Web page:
Priests, do you weep when you hear someone cry out audibly “My Lord and my God” at the Consecration? Do you shed a tear when you pause during the Canon—Lord, hear the prayers of the family you have gathered here before you— and hear only the crying, cooing, and grumblings of a church full of infants? Is your heart touched when you see long lines of penitents or pews filled with adorers? Pray for the grace of tears, and allow yourself to be moved. Those tears will nourish your priesthood.

As a parent, I have renewed appreciation for my mother’s gift of tears. In her short life, those tears spoke powerfully. Whether from joy, sorrow or consolation, their flowing taught me a powerful lesson.

My mother’s tears were closely linked to her strong devotion to Our Lady of Sorrows. I grew up under the mournful gaze of a large painting of Our Lady of Quito. And it was no accident that my mother loved Our Lady of LaSalette: that strong, silent image, head in hands, weeping for the sins of mankind.

Images of Our Lady weeping were central to our home. Also central was the knowledge that if one of us lost the faith, it would break my mother’s heart.

We need to weep more. Keeping a stiff upper lip is a survival mechanism, but it can isolate us and keep us safely distanced from the evils of our times.

Parents, pray for the gift of tears. Let your children know your heart will break if they leave the faith. The promise of those tears is powerful.

And if your heart is already broken, look to your Mother. Her tears speak for themselves.

You may remember a moment from childhood—perhaps in the middle of a brawl among siblings, a crescendo of noise and chaos, insults, words best left unsaid—and then suddenly, an awful silence. Mom has stopped pleading for peace or shouting for quiet. She’s just sitting there, and she’s crying. There is a terrible awareness that things have gone too far.

That is the message of Our Lady of Sorrows. Her tears flow because we’ve gone too far.

We need to weep with Mary, Mater dolorosa:

Let me mingle tears with thee, mourning him who morned for me, all the days that I may live. By the cross with thee to stay, there with you to weep and pray, is all I ask of you to give.

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About Monica Seeley 12 Articles
Monica Seeley writes from Ventura, California.


  1. I have to say, I admit to having that propensity. I weep for many reasons, at mass, in prayer,
    for the poor souls in purgatory, for the fact of my own sinfulness… Thank you, Monica for your insightful contribution. May your own tears water the tree of your faith to good and abundant fruit!

  2. This is interesting, as I’ve often wondered if an (adult) woman’s ability to burst into tears is one reason they live longer than men, due to the (immediate) stress relief effect.

  3. I’ve always been self-conscious about praying in public because I cry when I pray. Not loud sobbing or wailing or anything, just a great deal of tears (and the inevitable runny nose). There’s a line from a contemporary Christian song, “Break my heart for what breaks Yours,” and that’s essentially what it feels like.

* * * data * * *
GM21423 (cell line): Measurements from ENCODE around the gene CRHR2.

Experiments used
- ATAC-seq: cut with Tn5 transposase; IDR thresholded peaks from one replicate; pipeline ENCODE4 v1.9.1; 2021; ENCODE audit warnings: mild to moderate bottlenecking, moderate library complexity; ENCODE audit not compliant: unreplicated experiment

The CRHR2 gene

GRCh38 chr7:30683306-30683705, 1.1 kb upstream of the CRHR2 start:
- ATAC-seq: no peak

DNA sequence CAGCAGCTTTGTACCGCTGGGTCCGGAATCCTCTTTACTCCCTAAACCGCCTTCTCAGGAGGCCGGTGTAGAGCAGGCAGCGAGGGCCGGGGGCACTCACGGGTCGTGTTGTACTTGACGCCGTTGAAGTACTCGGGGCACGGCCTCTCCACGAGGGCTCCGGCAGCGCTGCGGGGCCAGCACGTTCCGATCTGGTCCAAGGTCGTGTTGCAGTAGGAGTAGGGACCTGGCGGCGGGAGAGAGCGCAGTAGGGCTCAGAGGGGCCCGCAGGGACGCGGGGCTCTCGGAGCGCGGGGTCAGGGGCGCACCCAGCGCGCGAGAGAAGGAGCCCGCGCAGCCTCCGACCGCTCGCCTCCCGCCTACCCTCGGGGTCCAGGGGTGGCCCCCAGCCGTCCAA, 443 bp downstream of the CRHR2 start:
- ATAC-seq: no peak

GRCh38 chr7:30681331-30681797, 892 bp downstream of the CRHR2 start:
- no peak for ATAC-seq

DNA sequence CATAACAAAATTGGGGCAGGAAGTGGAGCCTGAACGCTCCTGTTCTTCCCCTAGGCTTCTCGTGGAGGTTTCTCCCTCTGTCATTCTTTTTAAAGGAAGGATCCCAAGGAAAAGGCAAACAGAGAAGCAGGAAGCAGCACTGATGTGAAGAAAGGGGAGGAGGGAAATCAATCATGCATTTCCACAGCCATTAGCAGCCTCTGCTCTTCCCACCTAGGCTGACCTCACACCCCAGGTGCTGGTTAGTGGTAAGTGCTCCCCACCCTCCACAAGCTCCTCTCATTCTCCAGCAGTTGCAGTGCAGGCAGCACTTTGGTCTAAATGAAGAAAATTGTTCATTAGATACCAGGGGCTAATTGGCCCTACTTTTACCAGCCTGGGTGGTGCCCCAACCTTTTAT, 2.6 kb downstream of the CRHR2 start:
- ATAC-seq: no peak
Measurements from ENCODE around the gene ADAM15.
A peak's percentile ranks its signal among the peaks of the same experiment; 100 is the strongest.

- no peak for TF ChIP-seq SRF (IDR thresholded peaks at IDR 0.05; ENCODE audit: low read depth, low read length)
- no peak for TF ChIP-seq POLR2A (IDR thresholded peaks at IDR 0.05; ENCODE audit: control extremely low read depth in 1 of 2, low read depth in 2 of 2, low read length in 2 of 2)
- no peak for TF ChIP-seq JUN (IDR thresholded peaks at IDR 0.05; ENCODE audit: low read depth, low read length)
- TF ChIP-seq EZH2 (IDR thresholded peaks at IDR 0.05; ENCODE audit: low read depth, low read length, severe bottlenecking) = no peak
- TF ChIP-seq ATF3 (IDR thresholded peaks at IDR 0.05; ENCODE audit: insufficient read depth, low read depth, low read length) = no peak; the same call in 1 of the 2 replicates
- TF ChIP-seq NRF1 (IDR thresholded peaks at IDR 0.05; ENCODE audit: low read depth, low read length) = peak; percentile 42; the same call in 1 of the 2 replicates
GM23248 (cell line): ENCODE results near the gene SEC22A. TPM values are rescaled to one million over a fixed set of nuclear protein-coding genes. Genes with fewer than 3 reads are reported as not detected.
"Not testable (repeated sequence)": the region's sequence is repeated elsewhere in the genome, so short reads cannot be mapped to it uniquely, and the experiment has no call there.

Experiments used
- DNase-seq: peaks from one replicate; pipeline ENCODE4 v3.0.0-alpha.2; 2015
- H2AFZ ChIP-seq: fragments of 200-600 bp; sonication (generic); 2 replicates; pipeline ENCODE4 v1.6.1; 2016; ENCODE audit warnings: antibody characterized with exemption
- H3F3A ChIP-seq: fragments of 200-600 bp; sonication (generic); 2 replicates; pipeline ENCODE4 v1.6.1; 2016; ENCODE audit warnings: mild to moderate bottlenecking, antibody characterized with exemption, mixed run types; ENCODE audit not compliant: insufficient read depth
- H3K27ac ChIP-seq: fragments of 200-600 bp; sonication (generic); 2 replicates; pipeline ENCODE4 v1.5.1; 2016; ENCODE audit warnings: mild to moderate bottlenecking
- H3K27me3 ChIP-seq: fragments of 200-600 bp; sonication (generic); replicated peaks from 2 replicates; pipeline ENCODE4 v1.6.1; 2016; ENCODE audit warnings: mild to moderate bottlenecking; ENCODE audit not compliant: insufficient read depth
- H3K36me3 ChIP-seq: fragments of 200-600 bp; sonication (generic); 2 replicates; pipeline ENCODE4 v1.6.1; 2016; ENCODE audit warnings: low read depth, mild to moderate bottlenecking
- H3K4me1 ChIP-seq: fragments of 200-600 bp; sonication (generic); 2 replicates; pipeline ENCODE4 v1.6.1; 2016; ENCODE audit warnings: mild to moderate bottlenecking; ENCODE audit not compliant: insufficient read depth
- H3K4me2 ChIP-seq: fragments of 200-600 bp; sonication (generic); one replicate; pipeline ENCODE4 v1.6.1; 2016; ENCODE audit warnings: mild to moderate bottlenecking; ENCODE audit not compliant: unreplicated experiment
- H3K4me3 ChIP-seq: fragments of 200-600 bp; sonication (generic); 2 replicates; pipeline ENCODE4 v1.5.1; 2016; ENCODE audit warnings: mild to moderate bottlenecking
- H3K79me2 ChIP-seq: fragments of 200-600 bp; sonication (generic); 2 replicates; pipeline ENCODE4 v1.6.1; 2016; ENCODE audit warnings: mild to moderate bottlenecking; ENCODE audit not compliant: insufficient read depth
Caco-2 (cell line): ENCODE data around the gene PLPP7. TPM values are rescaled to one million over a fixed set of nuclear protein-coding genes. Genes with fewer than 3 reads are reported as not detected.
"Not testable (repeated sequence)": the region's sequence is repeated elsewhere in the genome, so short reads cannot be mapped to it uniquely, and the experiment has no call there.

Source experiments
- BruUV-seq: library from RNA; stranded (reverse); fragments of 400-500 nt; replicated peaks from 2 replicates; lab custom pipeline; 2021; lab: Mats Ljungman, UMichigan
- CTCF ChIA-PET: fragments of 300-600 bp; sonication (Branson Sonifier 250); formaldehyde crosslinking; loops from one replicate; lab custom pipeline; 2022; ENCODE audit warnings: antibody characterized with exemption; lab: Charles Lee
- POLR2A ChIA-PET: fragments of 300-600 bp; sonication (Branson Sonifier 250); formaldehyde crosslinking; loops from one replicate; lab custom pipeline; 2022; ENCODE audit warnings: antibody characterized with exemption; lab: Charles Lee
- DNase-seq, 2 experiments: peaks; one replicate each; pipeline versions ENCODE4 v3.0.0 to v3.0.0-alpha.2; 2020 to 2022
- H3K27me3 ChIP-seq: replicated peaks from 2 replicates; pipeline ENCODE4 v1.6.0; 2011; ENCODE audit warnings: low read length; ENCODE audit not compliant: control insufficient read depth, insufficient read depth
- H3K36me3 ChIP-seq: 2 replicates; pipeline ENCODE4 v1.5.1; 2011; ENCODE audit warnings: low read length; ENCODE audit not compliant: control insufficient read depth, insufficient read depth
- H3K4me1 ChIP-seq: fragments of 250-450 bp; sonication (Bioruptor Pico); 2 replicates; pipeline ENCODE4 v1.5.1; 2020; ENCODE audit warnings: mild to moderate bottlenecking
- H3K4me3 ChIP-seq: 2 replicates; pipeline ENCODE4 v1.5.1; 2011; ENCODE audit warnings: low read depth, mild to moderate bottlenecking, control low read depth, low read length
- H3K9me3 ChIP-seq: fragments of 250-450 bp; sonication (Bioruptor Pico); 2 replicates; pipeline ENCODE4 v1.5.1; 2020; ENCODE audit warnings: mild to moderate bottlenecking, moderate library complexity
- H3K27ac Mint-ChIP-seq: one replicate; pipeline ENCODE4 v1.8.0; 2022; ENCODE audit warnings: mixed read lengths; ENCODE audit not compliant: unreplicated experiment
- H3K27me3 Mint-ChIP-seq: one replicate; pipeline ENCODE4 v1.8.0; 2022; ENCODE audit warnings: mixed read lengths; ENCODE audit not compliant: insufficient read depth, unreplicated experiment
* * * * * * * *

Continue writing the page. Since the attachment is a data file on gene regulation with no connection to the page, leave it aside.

4. This was an interesting article. I think that having enough human emotion to cry when the occasion calls for it is a wonderful gift. Western society as a whole seems to relegate tears to private moments, rarely public ones, with the exception of weddings and funerals. This is especially true of the expectation of the public behavior standards for men. Loss of control by adults ( tears or temper) is rarely seen as a plus in our society. I do think that the times tears are mentioned in the Gospels, (Jesus weeping over the death of Lazarus, Magdalen weeping over Jesus’s feet,etc) there was abundant reasons for them and those stories touch us deeply because of it. I have seen my husband weep on a rare occasion,and never had any issue with it. An ability to feel deeply is part of being human.

  5. Its been said that “big boys don’t cry”. Yet, as someone already pointed out, Jesus wept.

    In listening to a young lawyer discuss her difficulties, a time ago, it brought a tears to my eyes.

    Jesus knows how to listen and help when we pour out our hearts. Lord help us to be good listeners too.

  6. I call myself a Cry Baby for Christ. Just the sound of O Salutaris Hostia during exposition of the Blessed Sacrament is enough for tears to flow. Sometimes, I get distracted during Mass but as I sit on my pew after receiving Communion, out comes the Kleenex. I used to be embarrassed by this show of emotion but no more. Let everyone see the shoulders shake, the hands covering the face and snot coming out of the nose. It is all God’s gift.

  7. Beautiful insights, Monica! I have memories of deep sobbing while beginning anew to pray at the time of my “RE-version”! Very much a movement of the Holy Spirit! Mystical writings have indicated that it is Our Lady’s most beautiful title, Our Lady, Mother of Sorrows, commemorating her eminent role in co-redemption. God bless you and Joey & family! Count on my prayers for you all!

  8. Thank you for this beautifully written message. Your mother passed on her gift of faith to you and is, undoubtedly, so very proud of you. Though you don’t know me, I am, too.